So why is negative gearing so popular? Surely a loss is still a loss, even if you are able to claim some percentage of it back in tax deductions. Negative gearing only works in tandem with capital gains: that is, buying low and selling high. If house prices are increasing, a rise in the price of the property offsets any losses incurred through negative gearing. Furthermore, if you hold a property for more than 12 months, only 50 per cent of any capital gains you make are actually taxable.

But there is also a much deeper reason. Negative gearing has become synonymous with property investment and is now the next step after home ownership. It’s another chapter in the ‘Australian Dream’ for Baby Boomers who have paid off their mortgage. It’s the story of personal aspiration, as property investment is seen as the safest way to increase one’s wealth and therefore a path to upward economic mobility. It is also a partial explanation for why many middle-class people may object to increases in taxes to the upper class: they believe and hope that one day, that might be them.

Nowhere is it more evident than in Scott Morrison’s latest speech to the Australian Housing and Urban Research Institute. He talks about ‘mum and dad investors’, which he argues are the focus of the negative gearing program and a positive force for the economy. He paints it as un-Australian to be against negative gearing: one in five police officers own an investment property, as do around 58,000 teachers. The argument being made by Morrison and supporters here is that any attempt to change the policy would essentially be making police officers and teachers worse off.

Be that as it may, there are 160,000 young people who would otherwise be homeowners. It does not make sense, to me, that this argument appeals to some Australian aspiration for an investment property when it comes at a cost to the more fundamental aspiration to own a home.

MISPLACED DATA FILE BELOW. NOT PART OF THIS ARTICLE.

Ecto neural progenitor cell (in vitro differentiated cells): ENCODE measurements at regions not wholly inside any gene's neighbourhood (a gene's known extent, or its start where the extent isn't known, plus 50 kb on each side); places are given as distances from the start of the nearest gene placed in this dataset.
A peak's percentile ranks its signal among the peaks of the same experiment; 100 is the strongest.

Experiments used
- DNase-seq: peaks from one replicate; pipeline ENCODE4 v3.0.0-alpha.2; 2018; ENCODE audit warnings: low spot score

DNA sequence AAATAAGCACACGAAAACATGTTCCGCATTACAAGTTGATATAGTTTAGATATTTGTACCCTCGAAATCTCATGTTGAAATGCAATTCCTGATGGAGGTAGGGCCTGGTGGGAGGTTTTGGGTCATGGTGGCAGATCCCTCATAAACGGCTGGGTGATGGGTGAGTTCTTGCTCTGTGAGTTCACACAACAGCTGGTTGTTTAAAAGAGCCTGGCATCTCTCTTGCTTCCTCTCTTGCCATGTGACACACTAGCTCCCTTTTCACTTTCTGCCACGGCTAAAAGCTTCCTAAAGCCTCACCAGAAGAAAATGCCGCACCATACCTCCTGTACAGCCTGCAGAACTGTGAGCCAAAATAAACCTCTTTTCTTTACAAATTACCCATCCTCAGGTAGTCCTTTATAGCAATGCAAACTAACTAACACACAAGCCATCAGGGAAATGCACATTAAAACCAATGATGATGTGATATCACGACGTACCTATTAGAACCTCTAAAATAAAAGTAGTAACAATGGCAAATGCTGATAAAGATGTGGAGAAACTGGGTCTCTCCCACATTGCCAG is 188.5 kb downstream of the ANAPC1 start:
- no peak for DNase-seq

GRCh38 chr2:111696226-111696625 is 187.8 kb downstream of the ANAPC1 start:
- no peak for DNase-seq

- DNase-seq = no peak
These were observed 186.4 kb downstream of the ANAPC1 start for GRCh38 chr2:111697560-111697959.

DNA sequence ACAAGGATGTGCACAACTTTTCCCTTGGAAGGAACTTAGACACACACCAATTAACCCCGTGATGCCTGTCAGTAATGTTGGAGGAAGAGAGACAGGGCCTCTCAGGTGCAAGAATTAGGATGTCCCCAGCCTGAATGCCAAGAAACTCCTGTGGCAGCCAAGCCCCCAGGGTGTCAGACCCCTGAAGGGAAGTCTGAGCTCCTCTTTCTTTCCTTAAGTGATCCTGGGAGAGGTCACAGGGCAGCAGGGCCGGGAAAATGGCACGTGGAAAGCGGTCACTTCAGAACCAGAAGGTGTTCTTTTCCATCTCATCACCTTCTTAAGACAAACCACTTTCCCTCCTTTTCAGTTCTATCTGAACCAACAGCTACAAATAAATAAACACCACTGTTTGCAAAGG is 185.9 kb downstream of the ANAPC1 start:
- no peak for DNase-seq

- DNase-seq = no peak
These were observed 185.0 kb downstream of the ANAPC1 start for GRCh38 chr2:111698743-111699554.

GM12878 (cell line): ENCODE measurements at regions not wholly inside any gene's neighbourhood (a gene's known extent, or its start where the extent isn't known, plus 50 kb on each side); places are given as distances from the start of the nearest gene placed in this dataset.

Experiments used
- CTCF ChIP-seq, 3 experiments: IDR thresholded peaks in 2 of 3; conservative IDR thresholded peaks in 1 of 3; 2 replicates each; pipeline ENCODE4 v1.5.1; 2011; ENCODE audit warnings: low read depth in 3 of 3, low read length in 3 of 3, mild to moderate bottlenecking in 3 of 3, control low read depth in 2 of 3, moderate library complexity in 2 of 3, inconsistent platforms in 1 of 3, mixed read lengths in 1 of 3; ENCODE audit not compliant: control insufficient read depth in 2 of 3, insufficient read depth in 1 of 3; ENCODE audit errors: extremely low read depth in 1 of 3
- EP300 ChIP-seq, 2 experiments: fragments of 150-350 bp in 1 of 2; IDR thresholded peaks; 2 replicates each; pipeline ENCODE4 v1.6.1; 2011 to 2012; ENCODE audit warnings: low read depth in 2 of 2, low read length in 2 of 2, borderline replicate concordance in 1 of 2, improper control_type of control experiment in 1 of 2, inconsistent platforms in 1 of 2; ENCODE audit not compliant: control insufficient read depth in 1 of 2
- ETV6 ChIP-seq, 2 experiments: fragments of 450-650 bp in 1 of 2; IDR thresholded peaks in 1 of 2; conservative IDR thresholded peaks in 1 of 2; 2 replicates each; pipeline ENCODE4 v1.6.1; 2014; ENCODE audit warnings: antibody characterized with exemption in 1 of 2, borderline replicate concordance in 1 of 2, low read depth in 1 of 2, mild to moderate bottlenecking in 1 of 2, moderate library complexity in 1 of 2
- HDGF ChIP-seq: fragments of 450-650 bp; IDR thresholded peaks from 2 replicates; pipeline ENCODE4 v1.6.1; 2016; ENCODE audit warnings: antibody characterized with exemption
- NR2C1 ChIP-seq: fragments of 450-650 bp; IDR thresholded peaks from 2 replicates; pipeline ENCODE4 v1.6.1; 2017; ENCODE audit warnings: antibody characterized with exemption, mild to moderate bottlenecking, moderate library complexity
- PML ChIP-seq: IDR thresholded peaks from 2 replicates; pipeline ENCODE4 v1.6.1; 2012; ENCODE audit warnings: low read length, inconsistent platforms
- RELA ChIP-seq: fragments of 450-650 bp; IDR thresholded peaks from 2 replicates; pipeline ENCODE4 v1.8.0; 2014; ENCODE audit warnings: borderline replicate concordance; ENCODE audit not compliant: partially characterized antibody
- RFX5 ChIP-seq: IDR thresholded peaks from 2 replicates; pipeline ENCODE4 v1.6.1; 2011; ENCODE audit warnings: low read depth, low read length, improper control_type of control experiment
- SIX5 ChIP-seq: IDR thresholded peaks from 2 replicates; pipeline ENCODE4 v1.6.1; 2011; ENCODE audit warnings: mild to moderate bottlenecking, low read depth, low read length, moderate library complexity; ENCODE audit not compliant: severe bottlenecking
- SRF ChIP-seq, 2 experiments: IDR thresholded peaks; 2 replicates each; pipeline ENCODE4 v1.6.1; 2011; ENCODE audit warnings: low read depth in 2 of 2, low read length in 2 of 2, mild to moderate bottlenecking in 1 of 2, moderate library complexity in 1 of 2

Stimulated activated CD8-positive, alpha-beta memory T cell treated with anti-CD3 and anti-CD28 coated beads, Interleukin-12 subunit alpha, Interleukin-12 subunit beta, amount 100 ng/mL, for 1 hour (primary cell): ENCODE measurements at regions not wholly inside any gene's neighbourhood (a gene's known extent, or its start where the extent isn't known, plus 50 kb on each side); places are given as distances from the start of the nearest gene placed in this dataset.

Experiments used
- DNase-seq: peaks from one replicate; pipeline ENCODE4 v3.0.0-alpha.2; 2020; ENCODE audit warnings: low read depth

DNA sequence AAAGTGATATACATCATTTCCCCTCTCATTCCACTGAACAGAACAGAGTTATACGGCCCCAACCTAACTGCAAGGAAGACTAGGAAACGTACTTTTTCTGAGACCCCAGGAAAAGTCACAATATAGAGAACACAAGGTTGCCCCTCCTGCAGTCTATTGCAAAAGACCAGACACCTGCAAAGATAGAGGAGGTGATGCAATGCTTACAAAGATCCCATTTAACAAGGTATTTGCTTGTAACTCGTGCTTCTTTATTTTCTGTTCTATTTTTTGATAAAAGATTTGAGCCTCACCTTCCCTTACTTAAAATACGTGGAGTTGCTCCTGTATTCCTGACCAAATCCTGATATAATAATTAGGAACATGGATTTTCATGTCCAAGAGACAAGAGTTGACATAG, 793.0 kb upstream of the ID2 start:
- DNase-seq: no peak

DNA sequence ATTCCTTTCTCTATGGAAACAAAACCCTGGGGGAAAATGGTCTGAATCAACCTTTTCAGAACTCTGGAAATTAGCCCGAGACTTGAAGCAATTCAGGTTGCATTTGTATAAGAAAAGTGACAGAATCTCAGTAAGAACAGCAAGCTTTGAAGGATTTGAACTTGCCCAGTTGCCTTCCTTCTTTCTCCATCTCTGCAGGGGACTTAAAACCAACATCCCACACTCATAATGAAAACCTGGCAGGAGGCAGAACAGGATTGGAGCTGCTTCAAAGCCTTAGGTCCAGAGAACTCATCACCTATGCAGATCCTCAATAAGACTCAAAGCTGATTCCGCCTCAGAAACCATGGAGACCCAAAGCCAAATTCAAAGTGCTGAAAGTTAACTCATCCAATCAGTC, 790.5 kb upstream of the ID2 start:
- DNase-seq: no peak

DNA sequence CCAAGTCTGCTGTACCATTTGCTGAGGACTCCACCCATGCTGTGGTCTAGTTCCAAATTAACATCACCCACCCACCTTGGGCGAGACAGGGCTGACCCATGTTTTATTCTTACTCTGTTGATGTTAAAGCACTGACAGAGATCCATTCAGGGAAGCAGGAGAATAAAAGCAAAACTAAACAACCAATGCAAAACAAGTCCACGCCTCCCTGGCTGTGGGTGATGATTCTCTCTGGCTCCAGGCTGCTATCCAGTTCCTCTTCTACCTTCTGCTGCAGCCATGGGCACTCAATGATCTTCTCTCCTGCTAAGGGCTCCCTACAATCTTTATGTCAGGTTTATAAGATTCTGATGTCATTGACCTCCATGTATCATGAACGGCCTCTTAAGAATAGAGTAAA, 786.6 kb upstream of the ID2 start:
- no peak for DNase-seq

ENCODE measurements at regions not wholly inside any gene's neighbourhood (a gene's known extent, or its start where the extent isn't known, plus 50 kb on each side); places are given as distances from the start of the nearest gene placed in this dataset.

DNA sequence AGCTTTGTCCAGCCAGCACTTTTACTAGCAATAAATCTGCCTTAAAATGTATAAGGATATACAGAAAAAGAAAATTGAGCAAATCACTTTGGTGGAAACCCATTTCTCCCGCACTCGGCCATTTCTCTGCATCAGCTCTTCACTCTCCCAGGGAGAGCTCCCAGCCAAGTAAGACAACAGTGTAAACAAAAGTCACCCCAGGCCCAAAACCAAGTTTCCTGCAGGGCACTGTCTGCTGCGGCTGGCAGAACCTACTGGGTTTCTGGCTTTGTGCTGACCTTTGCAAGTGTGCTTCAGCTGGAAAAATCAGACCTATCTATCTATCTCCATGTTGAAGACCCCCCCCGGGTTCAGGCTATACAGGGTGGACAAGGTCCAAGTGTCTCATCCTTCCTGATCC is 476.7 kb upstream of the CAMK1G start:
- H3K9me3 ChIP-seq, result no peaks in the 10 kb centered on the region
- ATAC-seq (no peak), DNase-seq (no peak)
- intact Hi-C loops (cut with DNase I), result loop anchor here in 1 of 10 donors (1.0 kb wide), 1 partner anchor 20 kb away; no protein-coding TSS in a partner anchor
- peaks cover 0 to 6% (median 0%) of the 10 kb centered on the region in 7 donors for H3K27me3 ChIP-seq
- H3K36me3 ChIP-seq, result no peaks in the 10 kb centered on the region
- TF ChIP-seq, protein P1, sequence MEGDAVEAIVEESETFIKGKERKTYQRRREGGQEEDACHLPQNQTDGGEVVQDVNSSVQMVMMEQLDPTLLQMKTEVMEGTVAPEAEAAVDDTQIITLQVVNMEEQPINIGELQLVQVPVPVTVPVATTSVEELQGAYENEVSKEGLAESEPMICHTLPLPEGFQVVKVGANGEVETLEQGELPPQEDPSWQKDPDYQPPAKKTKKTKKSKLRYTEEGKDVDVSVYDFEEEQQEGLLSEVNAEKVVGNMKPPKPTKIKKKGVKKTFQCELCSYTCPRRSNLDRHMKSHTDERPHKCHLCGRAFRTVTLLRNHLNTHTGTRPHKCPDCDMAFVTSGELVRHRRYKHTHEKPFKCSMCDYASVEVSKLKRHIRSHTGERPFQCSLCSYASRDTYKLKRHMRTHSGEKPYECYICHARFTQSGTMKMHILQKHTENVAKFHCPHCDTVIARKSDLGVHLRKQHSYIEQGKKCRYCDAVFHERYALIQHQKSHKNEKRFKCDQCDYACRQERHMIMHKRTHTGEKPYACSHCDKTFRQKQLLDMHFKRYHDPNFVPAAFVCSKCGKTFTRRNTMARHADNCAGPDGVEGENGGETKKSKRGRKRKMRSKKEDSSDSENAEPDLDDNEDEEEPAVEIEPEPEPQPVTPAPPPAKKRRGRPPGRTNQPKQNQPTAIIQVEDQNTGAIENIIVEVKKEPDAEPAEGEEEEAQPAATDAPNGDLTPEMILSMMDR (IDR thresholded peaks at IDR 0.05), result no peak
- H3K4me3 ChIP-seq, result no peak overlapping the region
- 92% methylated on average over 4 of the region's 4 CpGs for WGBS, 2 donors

More than two million Australians own or benefit from investment properties, which is just under 10 per cent of the population. Of the properties owned by these Australians, 1.3 million are negatively geared. 72 per cent of these owners only own one investment property, and 90 per cent less than two. It does not make sense that a tiny minority of the population who own more than one or two investment properties should be able to benefit from negatively gearing their fifth or sixth investment property.

Of course, negative gearing is only one part of the complex housing issue in Australia. Fixing negative gearing or any other policy, in isolation, will not be a silver bullet. The Government needs to work on a comprehensive policy that addresses Federal and State incentives for demand, as well as regulation of the supply side of the housing market. Perhaps the Government should institute a ‘smashed avocado’ savings plan: for every smashed avocado a millennial does not eat and puts towards a savings plan, the Government will contribute the same amount to the plan.

Otherwise, thousands of young Australians and their families may never live in a home that they own. This should send a chill through us, collectively: As Darryl Kerrigan argues in The Castle, ‘It is right and fair that a family be allowed to live in its own house. That is justice.’